Lead in our water
There is no safe level of lead in your blood. In Wisconsin, more than 176,000 publicly-owned lead service lines and more than 148,000 private lead lines are in operation today. Lead exposure is a problem in all 72 counties.
Children are most at-risk of lead poisoning if they live in neighborhoods with older homes, lower housing values, or a higher proportion of rental properties. Children of color have much higher rates of lead poisoning, especially Black children who are poisoned more than three times the rate of white children.
Thanks to our partners at the Coalition on Lead Emergency (COLE) and other groups, there are efforts to educate residents and build awareness of the dangers of lead exposure.
Lead-Safe Wisconsin is an important resource for all Wisconsinites. Homeowners and rental property owners can receive assistance from state and local programs, like Lead-Safe Homes to remove lead-based paint hazards, or Lead Service Line Replacement, to minimize lead in drinking water.
The threat of lead
Children with elevated blood lead levels can suffer profound and permanent health problems including:
- Brain damage
- Reduced IQs
- Behavioral problems
- Increased violence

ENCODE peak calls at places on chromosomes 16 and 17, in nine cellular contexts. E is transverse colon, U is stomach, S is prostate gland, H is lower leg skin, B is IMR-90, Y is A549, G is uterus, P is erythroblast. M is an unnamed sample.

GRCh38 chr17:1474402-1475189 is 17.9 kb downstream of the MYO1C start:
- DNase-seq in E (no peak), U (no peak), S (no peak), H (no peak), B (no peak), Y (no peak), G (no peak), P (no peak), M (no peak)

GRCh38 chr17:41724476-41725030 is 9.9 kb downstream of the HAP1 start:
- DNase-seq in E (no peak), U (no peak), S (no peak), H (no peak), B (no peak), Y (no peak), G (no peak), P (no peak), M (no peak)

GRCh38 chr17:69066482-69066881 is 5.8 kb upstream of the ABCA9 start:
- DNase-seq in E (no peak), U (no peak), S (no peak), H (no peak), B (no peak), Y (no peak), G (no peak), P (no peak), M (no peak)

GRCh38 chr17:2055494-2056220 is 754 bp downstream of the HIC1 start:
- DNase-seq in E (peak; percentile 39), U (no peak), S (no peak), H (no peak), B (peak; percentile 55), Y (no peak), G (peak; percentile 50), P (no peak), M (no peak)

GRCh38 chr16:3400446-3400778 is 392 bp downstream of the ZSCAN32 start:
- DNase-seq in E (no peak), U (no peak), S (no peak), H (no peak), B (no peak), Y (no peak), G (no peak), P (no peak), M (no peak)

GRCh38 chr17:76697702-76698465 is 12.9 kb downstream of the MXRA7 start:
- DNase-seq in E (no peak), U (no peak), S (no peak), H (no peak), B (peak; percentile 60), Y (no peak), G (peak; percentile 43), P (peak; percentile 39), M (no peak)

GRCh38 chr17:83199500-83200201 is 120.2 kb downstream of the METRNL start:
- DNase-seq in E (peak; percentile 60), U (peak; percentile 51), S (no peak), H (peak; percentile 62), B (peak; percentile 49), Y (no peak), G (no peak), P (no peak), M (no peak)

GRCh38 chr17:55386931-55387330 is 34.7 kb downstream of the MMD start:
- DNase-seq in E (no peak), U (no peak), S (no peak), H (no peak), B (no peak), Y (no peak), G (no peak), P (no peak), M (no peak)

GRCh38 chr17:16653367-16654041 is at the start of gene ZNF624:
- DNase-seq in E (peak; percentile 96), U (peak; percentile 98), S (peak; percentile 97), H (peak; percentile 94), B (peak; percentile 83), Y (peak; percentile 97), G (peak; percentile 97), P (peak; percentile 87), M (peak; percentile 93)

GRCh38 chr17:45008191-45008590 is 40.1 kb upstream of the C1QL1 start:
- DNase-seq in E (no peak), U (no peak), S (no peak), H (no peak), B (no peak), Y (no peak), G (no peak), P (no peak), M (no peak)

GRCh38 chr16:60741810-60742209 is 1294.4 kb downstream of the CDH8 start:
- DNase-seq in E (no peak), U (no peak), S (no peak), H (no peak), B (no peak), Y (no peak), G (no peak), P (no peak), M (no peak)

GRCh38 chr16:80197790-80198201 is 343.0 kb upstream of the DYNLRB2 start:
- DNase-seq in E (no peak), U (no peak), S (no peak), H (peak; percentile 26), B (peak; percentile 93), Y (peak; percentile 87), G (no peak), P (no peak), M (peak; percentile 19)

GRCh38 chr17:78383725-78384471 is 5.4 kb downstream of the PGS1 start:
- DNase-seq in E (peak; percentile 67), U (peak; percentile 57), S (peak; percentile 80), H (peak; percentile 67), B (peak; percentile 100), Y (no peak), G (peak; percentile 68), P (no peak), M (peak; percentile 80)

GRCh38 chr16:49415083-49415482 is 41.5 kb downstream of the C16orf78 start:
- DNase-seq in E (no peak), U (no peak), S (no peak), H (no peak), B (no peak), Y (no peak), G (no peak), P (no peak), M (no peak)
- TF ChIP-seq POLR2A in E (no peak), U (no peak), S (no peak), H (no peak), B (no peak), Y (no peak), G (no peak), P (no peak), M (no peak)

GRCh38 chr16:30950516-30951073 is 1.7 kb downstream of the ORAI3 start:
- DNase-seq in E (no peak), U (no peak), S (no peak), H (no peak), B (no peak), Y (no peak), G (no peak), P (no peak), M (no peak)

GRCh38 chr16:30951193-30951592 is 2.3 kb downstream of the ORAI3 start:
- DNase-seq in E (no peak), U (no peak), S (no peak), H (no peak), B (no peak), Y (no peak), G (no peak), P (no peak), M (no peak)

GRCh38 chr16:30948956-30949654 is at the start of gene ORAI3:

- Increased suspensions from school
- Decreased academic performance
Lead is also harmful to adults. Exposure is linked to cardiovascular effects, hypertension, decreased kidney function, and reproductive problems.
The Department of Health Services released a Childhood Lead Poisoning Data Explorer, which shows the percent of children under 6 years old who are lead poisoned. This is a helpful tool for understanding which Wisconsin communities have threats of lead.
Funding for lead remediation and other solutions
While the lead emergency is being addressed more needs to be done. Thanks to the Bipartisan Infrastructure Law (BIL) and the American Rescue Plan (ARPA), funding from the federal government is available for vital programs addressing the issue, but we need to continue to advocate for those dollars to go to the right place. Additionally, Gov. Evers continues to be a champion on clean water by proposing significant funding for lead remediation in his past state budget proposals.
The actions we are fighting for are:
- Funding to ensure we can replace all lead service lines by 2033
- Funding to provide low-interest and forgivable loans to low- to moderate-income households for lead remediation
- Funding for lead poisoning prevention and response programs at the Department of Health Services, which would support local health departments and increase lead investigations
- Modifying current law that utilities can provide grant funding to support the lead service lines on private property
- Lowering the definition of lead poisoning to 3.5 micrograms per deciliter and require a lead investigation for every lead-poisoned child under 6
- Expanding eligibility for the Birth to 3 Program to support children with a blood lead level greater than 3.5 micrograms per deciliter